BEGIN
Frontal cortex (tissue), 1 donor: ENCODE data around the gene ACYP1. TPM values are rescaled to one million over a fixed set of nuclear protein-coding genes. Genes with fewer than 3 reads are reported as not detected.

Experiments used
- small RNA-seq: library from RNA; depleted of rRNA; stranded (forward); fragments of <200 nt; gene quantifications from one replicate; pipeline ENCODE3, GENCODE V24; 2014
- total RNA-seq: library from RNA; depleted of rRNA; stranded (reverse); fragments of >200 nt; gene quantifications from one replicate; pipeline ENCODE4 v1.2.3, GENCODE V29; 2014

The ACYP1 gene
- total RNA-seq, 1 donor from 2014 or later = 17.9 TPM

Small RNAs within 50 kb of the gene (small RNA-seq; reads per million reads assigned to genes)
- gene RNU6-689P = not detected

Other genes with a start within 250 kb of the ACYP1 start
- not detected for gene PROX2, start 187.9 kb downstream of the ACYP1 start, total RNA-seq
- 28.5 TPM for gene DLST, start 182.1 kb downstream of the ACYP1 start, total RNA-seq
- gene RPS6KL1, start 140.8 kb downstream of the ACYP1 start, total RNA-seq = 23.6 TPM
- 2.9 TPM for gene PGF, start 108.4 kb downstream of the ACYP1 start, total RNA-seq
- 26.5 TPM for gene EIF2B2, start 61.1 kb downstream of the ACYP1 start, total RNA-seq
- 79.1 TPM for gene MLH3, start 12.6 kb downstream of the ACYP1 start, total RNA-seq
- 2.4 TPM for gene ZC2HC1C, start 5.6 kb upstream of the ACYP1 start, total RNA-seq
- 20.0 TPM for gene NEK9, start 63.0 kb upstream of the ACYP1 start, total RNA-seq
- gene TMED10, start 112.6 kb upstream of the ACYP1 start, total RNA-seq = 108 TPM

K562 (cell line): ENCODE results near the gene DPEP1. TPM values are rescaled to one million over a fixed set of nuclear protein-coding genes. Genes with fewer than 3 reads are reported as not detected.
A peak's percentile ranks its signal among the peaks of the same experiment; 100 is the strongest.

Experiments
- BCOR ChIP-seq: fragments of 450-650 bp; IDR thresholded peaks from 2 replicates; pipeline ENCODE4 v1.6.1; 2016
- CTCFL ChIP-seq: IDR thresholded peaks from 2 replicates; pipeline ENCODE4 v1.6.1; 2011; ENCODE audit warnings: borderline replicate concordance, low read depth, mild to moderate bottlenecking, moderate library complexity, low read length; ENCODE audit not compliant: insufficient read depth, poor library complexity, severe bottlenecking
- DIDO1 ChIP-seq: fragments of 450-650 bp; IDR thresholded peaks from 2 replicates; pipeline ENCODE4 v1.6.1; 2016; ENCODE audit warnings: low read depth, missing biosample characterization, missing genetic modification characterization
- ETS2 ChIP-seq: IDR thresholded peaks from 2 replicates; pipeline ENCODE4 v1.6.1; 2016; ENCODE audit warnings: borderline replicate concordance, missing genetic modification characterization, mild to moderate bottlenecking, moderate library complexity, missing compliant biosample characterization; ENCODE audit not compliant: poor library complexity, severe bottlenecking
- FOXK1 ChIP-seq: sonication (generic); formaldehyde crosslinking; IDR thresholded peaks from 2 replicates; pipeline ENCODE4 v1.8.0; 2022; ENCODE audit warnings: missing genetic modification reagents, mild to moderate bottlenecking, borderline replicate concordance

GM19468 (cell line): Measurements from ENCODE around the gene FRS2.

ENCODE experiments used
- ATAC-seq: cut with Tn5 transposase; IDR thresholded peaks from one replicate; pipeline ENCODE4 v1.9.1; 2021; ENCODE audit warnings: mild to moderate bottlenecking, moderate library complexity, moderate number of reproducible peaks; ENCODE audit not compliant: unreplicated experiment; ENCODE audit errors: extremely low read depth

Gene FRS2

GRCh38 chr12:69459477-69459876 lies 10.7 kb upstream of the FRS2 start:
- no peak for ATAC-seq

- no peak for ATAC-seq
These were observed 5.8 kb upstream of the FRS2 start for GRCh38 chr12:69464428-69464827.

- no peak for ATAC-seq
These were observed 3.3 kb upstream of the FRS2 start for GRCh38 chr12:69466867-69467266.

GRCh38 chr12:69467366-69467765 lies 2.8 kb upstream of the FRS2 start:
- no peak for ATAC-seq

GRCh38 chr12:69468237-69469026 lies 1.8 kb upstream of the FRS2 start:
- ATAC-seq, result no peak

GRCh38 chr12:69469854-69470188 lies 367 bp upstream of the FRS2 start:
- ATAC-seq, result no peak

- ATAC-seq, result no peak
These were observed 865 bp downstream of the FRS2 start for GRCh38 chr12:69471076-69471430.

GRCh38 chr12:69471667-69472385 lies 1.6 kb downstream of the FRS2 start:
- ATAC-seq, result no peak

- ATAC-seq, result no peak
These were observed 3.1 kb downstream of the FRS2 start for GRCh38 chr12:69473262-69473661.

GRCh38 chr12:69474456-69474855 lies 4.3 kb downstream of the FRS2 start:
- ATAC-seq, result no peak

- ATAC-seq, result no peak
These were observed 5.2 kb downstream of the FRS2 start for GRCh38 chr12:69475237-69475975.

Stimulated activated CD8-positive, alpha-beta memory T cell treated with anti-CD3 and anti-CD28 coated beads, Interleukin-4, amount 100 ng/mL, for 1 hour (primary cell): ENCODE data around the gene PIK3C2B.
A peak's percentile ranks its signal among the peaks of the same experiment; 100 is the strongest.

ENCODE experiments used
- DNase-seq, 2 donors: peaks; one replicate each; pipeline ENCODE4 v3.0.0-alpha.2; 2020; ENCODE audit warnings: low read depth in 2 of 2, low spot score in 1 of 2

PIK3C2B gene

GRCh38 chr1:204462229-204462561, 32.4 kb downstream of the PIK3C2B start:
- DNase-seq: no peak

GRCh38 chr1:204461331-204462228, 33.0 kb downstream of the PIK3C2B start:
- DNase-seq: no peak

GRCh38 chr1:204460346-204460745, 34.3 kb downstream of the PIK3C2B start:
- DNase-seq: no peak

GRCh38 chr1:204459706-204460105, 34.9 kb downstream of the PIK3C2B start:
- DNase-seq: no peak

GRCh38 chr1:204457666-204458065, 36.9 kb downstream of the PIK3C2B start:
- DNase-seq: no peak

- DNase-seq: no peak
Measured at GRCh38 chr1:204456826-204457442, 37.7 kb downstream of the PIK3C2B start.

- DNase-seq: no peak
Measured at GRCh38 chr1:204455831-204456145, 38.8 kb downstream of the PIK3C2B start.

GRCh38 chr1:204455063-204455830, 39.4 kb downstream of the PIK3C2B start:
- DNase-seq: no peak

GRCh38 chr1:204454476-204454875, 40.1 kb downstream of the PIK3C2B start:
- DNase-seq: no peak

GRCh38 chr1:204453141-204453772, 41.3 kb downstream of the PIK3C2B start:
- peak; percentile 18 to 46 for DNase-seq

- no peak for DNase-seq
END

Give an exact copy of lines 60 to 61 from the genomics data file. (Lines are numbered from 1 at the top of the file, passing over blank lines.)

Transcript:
GRCh38 chr1:204461331-204462228, 33.0 kb downstream of the PIK3C2B start:
- DNase-seq: no peak